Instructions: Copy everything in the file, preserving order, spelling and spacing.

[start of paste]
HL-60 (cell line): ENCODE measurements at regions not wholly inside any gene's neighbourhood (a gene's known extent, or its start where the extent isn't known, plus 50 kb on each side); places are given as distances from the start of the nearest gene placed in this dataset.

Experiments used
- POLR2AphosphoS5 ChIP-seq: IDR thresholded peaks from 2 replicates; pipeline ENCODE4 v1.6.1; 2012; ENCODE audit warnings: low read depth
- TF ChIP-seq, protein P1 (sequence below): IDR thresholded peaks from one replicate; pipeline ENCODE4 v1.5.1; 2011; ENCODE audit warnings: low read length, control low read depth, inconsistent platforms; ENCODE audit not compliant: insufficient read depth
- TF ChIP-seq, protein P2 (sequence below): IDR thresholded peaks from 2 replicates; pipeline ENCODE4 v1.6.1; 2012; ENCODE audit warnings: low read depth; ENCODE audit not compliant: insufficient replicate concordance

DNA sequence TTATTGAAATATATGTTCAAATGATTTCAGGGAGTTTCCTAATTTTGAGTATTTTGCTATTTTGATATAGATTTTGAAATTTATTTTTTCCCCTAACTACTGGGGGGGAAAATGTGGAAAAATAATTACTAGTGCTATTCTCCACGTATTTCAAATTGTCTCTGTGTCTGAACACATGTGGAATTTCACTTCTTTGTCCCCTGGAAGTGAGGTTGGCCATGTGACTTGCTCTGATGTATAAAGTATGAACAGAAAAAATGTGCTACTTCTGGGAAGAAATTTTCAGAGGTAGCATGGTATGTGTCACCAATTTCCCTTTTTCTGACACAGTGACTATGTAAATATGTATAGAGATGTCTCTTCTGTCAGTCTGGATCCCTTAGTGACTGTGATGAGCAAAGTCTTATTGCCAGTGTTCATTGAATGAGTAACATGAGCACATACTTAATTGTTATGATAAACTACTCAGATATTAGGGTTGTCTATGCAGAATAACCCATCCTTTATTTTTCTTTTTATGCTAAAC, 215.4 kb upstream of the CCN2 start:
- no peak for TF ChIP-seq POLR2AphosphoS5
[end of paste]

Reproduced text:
HL-60 (cell line): ENCODE measurements at regions not wholly inside any gene's neighbourhood (a gene's known extent, or its start where the extent isn't known, plus 50 kb on each side); places are given as distances from the start of the nearest gene placed in this dataset.

Experiments used
- POLR2AphosphoS5 ChIP-seq: IDR thresholded peaks from 2 replicates; pipeline ENCODE4 v1.6.1; 2012; ENCODE audit warnings: low read depth
- TF ChIP-seq, protein P1 (sequence below): IDR thresholded peaks from one replicate; pipeline ENCODE4 v1.5.1; 2011; ENCODE audit warnings: low read length, control low read depth, inconsistent platforms; ENCODE audit not compliant: insufficient read depth
- TF ChIP-seq, protein P2 (sequence below): IDR thresholded peaks from 2 replicates; pipeline ENCODE4 v1.6.1; 2012; ENCODE audit warnings: low read depth; ENCODE audit not compliant: insufficient replicate concordance

DNA sequence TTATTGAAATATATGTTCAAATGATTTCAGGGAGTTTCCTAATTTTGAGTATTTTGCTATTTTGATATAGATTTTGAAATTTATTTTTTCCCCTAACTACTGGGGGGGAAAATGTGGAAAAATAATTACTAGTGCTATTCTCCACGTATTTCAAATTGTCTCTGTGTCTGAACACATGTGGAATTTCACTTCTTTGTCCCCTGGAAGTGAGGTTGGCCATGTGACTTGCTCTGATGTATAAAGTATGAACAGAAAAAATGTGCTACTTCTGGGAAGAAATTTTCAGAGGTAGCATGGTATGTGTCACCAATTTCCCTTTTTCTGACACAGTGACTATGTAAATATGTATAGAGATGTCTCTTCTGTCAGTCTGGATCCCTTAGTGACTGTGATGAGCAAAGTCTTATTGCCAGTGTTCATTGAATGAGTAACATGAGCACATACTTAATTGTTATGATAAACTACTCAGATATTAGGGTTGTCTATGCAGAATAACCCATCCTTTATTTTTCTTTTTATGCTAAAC, 215.4 kb upstream of the CCN2 start:
- no peak for TF ChIP-seq POLR2AphosphoS5